This week, the “angry owl of Oregon” has allegedly attacked its fourth victim. Brad Hilliard was jogging at 5:45 a.m. on Monday when something scratched his head and his favorite running hat disappeared. He kept running, and after a while saw signs warning runners of aggressive owls. It was then that he realized exactly what happened.
"It didn't get deep into me," he told the Statesman Journal. "It was almost like you touched the tip of the knife but you pulled away before it does any real damage."
Hillard was fortunate that the owl only took his hat. The winged mugger, identified as the invasive barred owl, has allegedly attacked at least three other runners in the area. One runner, Ron Jaecks of Salem, felt a talon scrape his scalp as the owl stole his stocking cap. The force of the owl left Mr. Jaecks thinking he was experiencing a more serious health issue until the bird struck again, this time identifiable.
Jordan Radke felt a “searing, intense scrape” on top of his head during an early evening run in January. Thinking it may have been an overhanging branch, he looked up to see a large bird. The owl swooped again, and Radke blocked it with his hands.
“When it happened a second time, I took off as fast as I could out of the park,” Radke told the Statesman Journal after the attack.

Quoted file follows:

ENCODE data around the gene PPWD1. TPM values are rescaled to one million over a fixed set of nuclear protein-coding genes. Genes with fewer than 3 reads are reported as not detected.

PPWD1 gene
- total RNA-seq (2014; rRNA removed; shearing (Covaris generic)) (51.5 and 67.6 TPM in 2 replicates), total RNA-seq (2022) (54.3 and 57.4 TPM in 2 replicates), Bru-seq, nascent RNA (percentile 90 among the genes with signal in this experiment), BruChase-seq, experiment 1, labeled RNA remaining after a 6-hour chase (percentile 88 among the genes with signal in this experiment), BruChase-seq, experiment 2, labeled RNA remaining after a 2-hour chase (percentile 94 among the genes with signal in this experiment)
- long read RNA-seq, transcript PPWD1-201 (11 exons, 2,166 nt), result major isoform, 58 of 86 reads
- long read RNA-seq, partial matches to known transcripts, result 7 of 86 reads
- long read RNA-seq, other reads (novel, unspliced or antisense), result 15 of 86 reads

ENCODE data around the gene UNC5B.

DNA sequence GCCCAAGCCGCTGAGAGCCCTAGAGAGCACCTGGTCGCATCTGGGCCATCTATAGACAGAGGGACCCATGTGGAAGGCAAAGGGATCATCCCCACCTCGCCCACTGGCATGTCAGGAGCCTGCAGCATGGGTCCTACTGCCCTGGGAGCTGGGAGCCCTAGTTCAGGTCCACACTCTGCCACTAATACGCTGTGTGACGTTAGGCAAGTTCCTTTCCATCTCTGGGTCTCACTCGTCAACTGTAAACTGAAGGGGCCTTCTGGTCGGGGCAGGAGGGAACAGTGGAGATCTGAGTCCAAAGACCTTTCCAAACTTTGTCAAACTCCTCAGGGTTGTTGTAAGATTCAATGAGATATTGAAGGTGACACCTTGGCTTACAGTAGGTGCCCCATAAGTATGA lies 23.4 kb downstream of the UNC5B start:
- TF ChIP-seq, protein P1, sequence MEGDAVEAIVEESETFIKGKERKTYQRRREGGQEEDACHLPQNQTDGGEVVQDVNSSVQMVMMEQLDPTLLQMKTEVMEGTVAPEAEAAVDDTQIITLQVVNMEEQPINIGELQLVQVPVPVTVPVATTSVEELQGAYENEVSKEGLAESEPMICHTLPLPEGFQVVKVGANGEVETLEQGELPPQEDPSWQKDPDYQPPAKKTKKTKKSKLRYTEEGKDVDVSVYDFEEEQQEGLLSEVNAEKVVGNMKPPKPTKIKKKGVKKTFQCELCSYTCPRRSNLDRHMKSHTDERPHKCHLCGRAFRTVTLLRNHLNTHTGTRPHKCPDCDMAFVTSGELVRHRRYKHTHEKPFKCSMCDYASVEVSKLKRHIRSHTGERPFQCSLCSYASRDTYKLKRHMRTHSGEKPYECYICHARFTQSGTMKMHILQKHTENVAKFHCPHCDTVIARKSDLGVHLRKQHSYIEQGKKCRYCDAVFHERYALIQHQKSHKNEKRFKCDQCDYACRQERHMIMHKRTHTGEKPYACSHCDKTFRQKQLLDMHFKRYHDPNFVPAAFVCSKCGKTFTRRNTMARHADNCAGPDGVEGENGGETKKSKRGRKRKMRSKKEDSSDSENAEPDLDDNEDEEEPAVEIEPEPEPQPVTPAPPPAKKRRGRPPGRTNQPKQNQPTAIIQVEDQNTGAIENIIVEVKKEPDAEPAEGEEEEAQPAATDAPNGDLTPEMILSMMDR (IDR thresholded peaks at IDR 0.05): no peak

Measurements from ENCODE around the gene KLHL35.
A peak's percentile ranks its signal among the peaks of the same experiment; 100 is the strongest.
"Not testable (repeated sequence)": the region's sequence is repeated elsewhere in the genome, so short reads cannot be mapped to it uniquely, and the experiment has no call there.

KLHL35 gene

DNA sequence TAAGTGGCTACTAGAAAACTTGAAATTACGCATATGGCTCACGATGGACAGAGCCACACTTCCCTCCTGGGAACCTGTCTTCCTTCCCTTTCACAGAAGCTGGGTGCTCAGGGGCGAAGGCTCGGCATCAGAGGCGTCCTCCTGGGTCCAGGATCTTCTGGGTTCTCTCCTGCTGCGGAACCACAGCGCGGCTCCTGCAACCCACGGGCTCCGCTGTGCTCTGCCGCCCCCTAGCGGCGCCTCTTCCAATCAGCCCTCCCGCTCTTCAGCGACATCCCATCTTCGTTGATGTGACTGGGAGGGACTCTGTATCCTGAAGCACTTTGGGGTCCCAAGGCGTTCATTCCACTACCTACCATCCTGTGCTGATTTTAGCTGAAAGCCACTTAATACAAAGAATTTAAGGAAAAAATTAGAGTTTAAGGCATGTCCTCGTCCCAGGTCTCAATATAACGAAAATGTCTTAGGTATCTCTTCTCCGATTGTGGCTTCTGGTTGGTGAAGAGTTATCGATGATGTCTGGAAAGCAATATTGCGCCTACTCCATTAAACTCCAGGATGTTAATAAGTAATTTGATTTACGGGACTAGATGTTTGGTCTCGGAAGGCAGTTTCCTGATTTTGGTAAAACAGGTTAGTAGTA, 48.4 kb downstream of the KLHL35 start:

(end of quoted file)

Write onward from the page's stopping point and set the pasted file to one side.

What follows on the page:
Do owls have a thing for hats?
Oregon wildlife officials are warning park visitors that owls can be aggressive and territorial, especially during mating and nesting season. David Craig, a biology professor and animal behavior specialist at Willamette University, said it is not that unusual for owls to defend their territory.
"When owls are nesting, they're really territorial,” Craig told the newspaper. "Great horned owls as well as barred owls often swoop down on people, but a very small percentage get clawed and attacked like that."
Keith Keever, with the Parks Operations Division, said the barred owl is not native to the area. Originally found in the eastern United States, barred owls were first seen on the West Coast in the 1970s and have been blamed for pushing out the endangered northern spotted owl. Keever is not exactly sure where this owl came from or whether it is acting alone.
"One person thought that there was a bird at one of the owl life refuges that maybe someone released, but to be released in the middle of Salem is not likely," Keever told the Statesman Journal. "It is suspected that it's a mating pair establishing in a new area."
The park has decided to stay open, and posted signs warning visitors of potential hits from above during the remainder of mating season, which is expected to last a few more weeks. In the meantime, Hilliard said he’ll be keeping an eye out for his favorite running hat.
“I’ll keep buzzing by there until it turns up,” he told the Associated Press. “I can’t imagine a bird or a person wanting a sweat-stained hat I’ve had for five years.”